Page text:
It’s been well established that poverty hurts the well being of children. Bad health, obesity, mental illness – these are associated with childhood poverty and everybody knows it. What we’re discovering now is that a lack of community engagement and connections caused by poverty might be a cause.
A new study published in Psychological Science, looked at the long term outcomes for children who were living in poverty in rural upstate New York. Over ten years ago a research team lead by Gary Evans of Cornell University were looking for an answer to the question “What is it about poverty that leads to these negative outcomes?” Their research study shows that the lack of financial capital isn’t the only factor.
In the 1990’s Evans et. al recruited participants ages 8 to 10 years old, about half of whom grew up in “poor” homes and were from middle-income families. The research team would check in on them periodically to monitor their health and get reports on their exposure to certain risks factors.
When the youth were 17 years old they, along with their mothers, completed surveys about social capital. In this case social capital is the connection that community members have with each other and how that connection influences behavior. One mother talked about seeing someone trying to sell drugs to one of the children in plain sight; A parent watching over neighborhood children is example of how a connection between families can influence the choice of the child to buy drugs or not.
In order to test if this form of social capital helped build trusting relationships between the youth and the adults in the community, the researches asked the youth in the study whether or not they could ask any of those adult for advice.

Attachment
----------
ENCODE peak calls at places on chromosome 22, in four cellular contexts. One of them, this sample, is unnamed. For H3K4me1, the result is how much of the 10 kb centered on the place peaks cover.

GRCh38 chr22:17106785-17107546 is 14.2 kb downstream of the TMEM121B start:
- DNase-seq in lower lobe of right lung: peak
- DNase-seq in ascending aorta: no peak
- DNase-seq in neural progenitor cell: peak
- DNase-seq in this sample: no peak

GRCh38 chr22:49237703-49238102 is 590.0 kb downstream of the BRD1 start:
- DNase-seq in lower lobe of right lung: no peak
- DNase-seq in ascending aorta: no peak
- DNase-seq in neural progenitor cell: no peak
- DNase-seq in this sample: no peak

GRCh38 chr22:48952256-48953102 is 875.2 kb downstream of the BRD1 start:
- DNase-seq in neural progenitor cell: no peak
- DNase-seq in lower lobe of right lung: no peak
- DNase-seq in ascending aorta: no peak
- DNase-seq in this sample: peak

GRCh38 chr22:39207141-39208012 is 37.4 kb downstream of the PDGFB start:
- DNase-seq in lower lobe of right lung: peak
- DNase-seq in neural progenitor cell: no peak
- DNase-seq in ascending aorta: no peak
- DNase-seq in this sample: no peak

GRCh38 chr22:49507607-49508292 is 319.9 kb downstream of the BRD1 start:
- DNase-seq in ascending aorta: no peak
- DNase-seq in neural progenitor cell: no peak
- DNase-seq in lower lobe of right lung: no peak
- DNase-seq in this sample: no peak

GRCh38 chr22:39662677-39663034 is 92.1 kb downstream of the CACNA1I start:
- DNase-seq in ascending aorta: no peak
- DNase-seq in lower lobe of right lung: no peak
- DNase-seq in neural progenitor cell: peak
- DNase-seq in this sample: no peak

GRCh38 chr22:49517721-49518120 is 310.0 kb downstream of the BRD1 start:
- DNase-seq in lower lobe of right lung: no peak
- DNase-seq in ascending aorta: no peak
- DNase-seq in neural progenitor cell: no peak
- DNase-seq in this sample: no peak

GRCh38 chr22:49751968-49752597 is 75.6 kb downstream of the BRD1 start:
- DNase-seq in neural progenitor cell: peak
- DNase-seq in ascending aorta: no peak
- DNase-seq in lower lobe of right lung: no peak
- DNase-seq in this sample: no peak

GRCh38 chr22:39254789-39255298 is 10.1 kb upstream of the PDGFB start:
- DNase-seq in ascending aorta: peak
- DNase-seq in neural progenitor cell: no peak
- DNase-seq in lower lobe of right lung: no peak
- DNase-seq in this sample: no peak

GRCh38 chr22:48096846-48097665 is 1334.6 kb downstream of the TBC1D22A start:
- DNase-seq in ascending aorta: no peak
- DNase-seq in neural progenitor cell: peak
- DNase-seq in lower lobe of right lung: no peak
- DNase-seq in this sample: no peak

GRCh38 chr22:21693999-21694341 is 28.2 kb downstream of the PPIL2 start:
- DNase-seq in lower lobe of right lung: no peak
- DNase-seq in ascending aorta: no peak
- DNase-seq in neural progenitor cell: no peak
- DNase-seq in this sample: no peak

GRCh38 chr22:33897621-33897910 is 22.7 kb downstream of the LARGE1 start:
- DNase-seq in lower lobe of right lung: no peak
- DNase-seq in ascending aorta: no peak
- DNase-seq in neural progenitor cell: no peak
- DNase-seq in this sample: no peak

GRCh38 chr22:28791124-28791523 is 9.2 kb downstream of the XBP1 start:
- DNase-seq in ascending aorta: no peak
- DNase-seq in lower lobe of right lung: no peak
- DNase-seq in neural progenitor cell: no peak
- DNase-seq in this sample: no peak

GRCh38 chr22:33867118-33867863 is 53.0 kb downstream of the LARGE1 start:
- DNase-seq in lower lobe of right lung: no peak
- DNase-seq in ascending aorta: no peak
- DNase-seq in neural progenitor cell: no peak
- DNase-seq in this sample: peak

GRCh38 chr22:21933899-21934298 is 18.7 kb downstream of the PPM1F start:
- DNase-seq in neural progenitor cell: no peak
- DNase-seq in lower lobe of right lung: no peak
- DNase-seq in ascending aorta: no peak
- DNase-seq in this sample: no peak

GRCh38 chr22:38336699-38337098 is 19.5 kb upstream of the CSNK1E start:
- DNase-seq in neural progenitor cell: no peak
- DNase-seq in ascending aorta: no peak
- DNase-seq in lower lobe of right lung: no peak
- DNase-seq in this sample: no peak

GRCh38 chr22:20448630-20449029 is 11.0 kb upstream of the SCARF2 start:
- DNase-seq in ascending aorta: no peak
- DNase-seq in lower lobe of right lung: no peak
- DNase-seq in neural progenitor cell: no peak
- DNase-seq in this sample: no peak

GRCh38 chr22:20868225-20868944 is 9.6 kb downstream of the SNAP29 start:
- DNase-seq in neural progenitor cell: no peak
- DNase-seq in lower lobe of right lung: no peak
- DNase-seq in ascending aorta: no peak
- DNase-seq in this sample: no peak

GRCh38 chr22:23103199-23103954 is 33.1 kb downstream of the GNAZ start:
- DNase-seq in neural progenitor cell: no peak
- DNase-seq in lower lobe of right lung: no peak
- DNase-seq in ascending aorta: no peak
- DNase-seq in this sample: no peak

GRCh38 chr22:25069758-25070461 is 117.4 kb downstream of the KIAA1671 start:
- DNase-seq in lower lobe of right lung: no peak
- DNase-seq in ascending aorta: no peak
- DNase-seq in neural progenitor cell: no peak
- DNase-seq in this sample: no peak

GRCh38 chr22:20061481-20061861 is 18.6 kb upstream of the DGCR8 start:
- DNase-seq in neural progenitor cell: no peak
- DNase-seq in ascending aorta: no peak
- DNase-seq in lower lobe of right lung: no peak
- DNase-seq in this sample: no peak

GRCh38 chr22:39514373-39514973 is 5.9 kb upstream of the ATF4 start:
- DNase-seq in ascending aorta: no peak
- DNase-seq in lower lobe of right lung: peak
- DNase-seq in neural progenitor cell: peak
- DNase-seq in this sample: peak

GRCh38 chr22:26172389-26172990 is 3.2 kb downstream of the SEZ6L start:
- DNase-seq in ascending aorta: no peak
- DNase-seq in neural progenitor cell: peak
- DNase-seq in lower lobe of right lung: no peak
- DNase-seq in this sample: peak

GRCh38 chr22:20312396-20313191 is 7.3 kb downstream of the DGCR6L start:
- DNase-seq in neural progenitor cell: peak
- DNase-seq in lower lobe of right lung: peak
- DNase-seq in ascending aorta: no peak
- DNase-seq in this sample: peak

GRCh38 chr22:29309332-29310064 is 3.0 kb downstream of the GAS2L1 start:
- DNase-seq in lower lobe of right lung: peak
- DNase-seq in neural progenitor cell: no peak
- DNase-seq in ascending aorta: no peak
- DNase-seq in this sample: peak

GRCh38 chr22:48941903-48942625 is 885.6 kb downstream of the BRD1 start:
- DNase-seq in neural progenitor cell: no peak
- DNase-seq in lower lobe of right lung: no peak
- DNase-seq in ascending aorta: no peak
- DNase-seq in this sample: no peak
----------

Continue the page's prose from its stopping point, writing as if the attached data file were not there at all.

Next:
To gather the final bits of data on the impact of social capital on their overall health, the kids filled out surveys about behavior and had other their height and weight taken.
The initial results showed that the youth who grew up in poor families were more likely to be overweight and to smoke, unlike their middle class counterparts. The good news is that the youth in the poor neighborhoods who had more social capital, or a stronger community supporting them were less likely to smoke or be heading down the road towards obesity than the poor youth who did not have strong community support.
Evans hesitated to conclude that a strong community can overcome poverty. But he’s optimistic about the results. “You may be able to loosen those connections between early childhood poverty and negative health outcomes if you live in a community with good social resources,” Evans says.
It’s proof positive that even in the poorest communities mentors and engaged parents can make a difference by establishing meaningful connections with children. Children feel safer and less helpless when they know that there are people out there who support them in their positive decisions.
It’s still not okay to let a child suffer the effects of poverty, but a strong community can ease the stress and strain and help protect every community’s greatest gift to the future, its children.
— Makenna Berry